The document, Proclaim, was published by the Congregation for Institutes of Consecrated Life and Societies of Apostolic Life on 29 June 2016. It is a follow-up of the Year of Consecrated life (YCL): 30 November 2014 – 2 February 2016. It is a continuation of the previous three documents on Religious Life (Rejoice, Keep Watch and Contemplate) that emerged in the context of the YCL.
- Title: Proclaim
Congregation for Institutes of Consecrated Life and Societies of Apostolic Life
- Audience: All Consecrated Men and Women
- Year of Release: 29 June 2016, Solemnity of Saints Peter and Paul
- Type of Document: Guidelines
- Number of Articles: 93
- Purpose of this document: Continuation of the Year of Consecrated Life taking cues from Rejoice, Keep
- Major influence for this document: Pope Francis and his teachings: Evangelii Gaudium. More than 50 % of the references are from EG!
- Structure of the Document: Prologue (World today) and Epilogue (Reflections from Francis). Three main parts:
To the Ends of the Earth (Consecrated mission), Church which goes forth
(Ecclesiology), Outside the Gates (New frontiers of Mission). The three parts
begin with a listening to the past (scripture) and present (religious life
today) and then goes to proposals and prospects.
- Tagline: The Religious carry out the mission mandate of Jesus (Go and Proclaim) effectively
in the context of today.
1. The World Today
This is a world of multiple complexities. It is time to ask ourselves: what does God want me to be and do in the world? It is the world where we lose our real identity and have multiple identities (e.g., social media). The activism of life today makes us forget the great Greek search, know thyself (5). There is the temptation of spiritual desertification and disenchantment of the world. (6)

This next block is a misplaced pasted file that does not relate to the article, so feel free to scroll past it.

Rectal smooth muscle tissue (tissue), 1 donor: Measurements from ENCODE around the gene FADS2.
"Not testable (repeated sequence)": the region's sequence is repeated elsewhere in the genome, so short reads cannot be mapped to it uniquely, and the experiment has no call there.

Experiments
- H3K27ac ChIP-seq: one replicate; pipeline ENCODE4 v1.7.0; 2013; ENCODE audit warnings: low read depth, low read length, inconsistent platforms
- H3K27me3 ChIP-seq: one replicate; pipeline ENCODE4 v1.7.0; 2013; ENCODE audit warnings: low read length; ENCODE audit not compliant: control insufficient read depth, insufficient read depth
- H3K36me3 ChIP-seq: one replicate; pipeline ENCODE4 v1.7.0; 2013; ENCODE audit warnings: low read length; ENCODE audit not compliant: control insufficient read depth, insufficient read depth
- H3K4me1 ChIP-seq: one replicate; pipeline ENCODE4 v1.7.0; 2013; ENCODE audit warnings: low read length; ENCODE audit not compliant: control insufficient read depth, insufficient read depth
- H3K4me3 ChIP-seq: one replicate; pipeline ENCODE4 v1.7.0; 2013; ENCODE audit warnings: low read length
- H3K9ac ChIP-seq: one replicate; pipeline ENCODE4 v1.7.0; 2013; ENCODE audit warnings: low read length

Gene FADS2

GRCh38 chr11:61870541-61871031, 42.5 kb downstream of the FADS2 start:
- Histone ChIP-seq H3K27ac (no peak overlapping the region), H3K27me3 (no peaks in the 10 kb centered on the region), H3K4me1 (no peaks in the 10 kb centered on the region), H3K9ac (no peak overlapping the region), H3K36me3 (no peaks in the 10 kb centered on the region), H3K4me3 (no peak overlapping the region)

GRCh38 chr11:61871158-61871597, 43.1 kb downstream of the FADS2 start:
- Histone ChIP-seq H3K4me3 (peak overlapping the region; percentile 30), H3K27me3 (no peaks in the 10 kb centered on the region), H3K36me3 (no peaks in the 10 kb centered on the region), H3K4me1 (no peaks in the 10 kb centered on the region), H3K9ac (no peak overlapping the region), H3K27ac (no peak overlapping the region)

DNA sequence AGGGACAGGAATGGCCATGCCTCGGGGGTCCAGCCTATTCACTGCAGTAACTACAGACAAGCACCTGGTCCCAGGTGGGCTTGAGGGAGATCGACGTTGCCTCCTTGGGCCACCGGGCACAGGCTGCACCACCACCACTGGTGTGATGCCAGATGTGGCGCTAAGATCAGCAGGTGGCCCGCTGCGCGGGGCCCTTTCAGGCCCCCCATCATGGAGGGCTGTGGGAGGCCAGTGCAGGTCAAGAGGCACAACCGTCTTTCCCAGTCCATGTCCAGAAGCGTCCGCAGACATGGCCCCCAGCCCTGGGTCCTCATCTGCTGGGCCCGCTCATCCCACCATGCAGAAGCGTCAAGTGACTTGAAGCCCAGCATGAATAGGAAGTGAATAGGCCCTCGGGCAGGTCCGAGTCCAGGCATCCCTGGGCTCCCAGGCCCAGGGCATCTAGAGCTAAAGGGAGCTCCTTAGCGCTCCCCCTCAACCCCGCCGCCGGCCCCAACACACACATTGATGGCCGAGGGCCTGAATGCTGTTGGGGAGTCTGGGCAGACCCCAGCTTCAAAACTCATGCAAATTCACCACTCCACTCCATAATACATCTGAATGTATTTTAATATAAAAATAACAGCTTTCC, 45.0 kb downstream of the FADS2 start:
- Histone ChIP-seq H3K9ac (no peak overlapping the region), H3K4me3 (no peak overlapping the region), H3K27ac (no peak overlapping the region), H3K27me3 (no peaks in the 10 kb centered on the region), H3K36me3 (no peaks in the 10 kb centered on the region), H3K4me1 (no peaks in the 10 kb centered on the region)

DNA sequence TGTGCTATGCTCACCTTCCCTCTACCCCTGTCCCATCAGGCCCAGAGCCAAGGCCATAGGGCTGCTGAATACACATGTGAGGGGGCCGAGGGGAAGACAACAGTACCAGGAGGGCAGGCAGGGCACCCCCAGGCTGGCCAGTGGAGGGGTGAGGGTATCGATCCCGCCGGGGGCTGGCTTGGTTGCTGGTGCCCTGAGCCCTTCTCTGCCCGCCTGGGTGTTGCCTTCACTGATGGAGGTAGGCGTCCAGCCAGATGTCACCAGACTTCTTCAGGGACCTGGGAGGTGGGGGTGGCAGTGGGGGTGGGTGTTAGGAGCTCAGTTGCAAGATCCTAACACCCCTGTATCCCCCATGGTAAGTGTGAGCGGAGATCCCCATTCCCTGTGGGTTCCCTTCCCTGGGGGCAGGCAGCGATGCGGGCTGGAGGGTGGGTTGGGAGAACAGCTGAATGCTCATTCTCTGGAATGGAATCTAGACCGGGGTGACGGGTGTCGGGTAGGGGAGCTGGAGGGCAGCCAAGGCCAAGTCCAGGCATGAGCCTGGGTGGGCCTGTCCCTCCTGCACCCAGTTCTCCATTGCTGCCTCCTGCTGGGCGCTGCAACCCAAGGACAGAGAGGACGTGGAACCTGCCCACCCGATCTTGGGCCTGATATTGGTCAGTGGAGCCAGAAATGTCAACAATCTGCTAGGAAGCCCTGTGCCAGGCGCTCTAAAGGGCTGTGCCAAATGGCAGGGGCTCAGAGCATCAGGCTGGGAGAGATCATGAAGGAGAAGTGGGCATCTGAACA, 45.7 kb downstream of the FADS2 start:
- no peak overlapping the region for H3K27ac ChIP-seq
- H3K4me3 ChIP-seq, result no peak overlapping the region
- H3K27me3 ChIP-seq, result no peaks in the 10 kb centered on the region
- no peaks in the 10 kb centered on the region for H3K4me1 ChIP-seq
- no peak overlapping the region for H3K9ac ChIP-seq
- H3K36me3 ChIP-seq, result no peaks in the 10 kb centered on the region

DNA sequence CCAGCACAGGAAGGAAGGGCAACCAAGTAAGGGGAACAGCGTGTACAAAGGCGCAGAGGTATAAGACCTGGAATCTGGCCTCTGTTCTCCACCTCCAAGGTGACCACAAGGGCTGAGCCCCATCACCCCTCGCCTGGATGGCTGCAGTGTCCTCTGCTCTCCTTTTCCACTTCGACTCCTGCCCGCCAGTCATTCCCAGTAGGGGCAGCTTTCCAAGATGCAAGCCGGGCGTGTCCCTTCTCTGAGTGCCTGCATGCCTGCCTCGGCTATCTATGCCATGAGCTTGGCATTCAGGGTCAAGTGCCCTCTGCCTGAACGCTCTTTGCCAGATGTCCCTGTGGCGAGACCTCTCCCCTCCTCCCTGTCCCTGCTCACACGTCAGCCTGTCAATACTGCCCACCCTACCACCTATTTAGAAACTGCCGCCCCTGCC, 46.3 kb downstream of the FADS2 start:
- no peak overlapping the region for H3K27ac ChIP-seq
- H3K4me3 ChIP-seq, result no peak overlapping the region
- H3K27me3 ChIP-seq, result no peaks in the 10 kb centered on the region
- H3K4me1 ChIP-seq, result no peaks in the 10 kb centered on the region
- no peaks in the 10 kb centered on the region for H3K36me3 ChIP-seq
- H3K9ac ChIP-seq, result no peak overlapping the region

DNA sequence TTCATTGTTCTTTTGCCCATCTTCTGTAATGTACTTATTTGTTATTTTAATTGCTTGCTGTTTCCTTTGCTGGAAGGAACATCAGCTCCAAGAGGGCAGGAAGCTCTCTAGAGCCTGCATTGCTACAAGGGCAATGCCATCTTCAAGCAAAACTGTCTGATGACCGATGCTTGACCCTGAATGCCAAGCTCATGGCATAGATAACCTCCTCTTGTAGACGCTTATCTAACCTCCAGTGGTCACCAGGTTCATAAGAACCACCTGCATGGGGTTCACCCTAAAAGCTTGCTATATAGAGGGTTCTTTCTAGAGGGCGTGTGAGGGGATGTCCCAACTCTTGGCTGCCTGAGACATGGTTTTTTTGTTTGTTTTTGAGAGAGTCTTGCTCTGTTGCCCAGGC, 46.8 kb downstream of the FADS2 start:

2. Tasks of Religious
- New Evangelisation demands that we bring new ardour and method to the same Christian message of Good News (8,9).
- Mk 16: 15. Go and proclaim… is the mission mandate followed by the first disciples and continued by the founders/foundresses. We share in this mission which embraces every act in the Church (10-13).
- We are servants of the Word (Scripture and Tradition). We proclaim the Word in three ways: Proclaiming the Word of God (Kerygma, Martyria), Celebrating Sacraments (Leitourgia) and ministry of service (Diakonia). The language of proclamation (homily, catechesis, pastoral ministries) should be the mother’s language (Francis in EG) and catechesis is an important act in new evangelisation (19,20).
- Collective Mission: The mission is not by individuals. It is a collective venture. First and foremost, it is a partnership with God (39).
- Two missionary tasks of Religious: Review and renew old ministries to let good news in. Venture new missionary proposals with creativity and courage (47).
- Raise questions to evaluate our mission today: Are our ministries and presence in resonance with the spirit of our foundresses/ founders? Are these works suitable to carry out today? Are we sharing the needs and addressing the needs of our people today?
- Have a pedagogy of reliability: In assemblies and chapters Religious promise more than they can deliver. The decisions and choices should be translated into action (54,55).